‘We’re being preyed on’: Nurses stuck with thousands in training costs

Training costs are a rising trend in health care

During a recent podcast, nurse administrator Vernell Davis discussed reasons a nurse might be written up.The most common was being late to work. .Another reason was not letting our nurse leader know far enough in advance that you won't be able to work.Failure to communicate promptly and accurately can result in a reprimand, Davis said.Behavior issues, such as outbursts or expressing your personal opinions at work, can lead to a reprimand

Jacqui Rum quit her nursing job at Los Robles Regional Medical Center in Thousand Oaks, California, last fall, exhausted by an overloaded schedule and constant staffing struggles — both nationwide issues for the nursing industry.

Imagine her shock when she received a $2,000 bill from her former employer.

The bill was for training expenses and tied to a contract Rum was required to sign when she took the job. That contract dictated that Rum would have to pay the hospital back for any training if she quit or was fired before her two-year contract expired.

Burned out and unable to take so much as a 30-minute break during her 12-hour shifts, Rum decided to leave the position after 13 months. Now Los Robles Regional Medical Center is threatening to charge interest and legal fees on top of the original $2,000 bill.

“We’re being preyed on by someone in power,” Rum told NBC News. “We’re desperate for a job, we just got out of school, we don’t know any better. I didn’t even have time to take a lunch break, my hair was falling out, the level of stress just wasn’t sustainable.”

According to Brynne O’Neal, a regulatory policy specialist with National Nurses United, many of the training programs covered under these agreements — including the training Los Robles Regional Medical Center valued at $4,000 — do not meet expectations.

“These training programs do not provide nurses with any sort of new qualification,” O’Neal told NBC News. “Rather, employers are passing on to nurses the cost of basic on the job training that’s required for any RN position at any hospital, and then they’re using these contracts to lock nurses into their jobs or risk this devastating financial penalty. Having that debt hanging over them means that nurses have a harder time advocating for safe conditions for themselves and their patients.”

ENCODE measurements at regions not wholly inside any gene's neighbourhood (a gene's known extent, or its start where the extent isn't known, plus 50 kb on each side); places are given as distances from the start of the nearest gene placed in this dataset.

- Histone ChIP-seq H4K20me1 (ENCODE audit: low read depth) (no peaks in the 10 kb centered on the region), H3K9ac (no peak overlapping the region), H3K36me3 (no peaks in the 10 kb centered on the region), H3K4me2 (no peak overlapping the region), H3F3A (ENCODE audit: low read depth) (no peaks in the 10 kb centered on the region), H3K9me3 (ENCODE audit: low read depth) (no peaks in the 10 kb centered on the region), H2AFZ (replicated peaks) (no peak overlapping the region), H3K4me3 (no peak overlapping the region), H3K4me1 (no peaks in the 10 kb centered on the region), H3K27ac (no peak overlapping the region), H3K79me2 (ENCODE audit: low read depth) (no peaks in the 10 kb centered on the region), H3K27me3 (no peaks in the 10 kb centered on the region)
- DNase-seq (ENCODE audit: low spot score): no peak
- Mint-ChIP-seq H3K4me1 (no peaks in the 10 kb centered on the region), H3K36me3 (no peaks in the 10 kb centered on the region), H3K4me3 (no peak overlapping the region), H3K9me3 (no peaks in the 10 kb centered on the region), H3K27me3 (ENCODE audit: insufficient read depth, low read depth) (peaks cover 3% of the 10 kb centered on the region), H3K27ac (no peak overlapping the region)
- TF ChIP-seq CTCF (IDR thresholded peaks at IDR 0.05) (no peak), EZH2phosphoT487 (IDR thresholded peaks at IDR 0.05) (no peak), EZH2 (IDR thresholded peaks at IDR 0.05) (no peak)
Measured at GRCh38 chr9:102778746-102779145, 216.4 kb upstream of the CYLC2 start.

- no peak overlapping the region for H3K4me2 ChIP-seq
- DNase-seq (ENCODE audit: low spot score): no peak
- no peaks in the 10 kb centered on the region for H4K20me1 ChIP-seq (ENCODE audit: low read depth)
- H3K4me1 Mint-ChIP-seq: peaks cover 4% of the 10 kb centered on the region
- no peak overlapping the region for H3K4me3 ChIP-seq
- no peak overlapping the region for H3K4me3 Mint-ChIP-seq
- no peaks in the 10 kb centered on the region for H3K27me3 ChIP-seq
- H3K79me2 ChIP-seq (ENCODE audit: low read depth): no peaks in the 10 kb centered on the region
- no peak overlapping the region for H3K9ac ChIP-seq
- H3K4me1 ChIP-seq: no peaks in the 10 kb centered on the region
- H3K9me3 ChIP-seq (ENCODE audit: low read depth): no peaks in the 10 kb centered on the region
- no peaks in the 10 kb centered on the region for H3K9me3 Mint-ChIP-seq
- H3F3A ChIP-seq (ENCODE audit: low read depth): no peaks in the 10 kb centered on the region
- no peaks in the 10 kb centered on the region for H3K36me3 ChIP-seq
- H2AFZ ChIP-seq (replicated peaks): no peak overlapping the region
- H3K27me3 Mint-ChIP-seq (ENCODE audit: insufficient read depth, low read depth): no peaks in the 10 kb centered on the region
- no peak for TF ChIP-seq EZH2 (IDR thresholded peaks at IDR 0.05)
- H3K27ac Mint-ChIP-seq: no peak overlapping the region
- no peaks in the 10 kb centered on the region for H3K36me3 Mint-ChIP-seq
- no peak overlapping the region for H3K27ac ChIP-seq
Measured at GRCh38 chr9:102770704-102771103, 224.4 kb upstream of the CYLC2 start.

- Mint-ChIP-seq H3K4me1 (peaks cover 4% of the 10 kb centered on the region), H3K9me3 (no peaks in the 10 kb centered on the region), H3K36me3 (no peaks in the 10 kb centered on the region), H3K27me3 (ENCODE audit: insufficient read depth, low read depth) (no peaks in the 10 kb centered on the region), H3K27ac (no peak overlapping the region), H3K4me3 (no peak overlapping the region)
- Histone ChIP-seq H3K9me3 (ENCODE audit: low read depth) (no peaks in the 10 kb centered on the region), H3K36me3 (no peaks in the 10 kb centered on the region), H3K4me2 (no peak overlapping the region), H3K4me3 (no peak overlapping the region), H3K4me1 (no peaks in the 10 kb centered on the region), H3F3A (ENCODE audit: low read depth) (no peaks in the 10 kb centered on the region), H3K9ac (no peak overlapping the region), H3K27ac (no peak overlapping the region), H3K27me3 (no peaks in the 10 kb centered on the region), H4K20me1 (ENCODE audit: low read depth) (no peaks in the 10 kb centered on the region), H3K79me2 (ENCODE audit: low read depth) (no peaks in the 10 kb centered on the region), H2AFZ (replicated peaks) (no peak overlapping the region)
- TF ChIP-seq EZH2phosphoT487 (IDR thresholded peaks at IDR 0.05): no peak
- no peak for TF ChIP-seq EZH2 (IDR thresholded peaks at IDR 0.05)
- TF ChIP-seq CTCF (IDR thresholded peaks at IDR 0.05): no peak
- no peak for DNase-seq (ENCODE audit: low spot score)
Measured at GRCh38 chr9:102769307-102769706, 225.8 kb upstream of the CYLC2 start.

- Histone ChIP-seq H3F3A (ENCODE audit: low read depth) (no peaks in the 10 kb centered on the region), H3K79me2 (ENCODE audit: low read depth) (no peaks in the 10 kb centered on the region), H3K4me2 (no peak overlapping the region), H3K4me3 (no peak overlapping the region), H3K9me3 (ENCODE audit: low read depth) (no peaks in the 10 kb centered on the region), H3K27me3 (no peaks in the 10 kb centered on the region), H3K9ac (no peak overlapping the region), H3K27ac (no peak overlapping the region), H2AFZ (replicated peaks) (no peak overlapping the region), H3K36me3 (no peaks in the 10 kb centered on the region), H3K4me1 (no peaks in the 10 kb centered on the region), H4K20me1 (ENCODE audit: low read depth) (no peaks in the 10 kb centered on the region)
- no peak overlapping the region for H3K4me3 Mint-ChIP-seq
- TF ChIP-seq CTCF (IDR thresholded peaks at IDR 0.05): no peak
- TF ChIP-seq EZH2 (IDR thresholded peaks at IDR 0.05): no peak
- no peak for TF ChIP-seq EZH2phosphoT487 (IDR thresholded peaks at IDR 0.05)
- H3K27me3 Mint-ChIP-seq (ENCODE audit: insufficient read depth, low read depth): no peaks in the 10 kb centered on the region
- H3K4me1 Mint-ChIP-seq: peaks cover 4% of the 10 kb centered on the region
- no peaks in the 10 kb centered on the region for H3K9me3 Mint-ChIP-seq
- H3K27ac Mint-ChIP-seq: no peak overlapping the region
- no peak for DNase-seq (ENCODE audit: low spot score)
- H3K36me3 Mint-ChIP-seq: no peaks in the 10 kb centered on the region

HCA issued a statement in response to the news, citing their “substantial investment” in the program.

“Given our substantial investment in this professional development program, we ask participants to commit to stay with us for a certain period of time after completing the training,” HCA told NBC News. “During the course of their commitment, nurses are eligible for promotion and have the flexibility to pursue opportunities at any of our more than 2,300 sites of care across the country.”

Labor experts, however, say they are not fooled.

“We’re seeing these expand exponentially, especially in sectors where there’s a huge demand for workers that predated the pandemic,” Jonathan Harris, an associate professor at Loyola Law School and a fellow at the Student Borrower Protection Center, told NBC News.

“The main purpose is not to provide real useful training to workers and simply to just recoup the cost of that. The main purpose has, in many instances, been simply as a mechanism to keep workers from leaving their job through debt and using the training part of it as basically a pretext to make it try to appear justifiable.”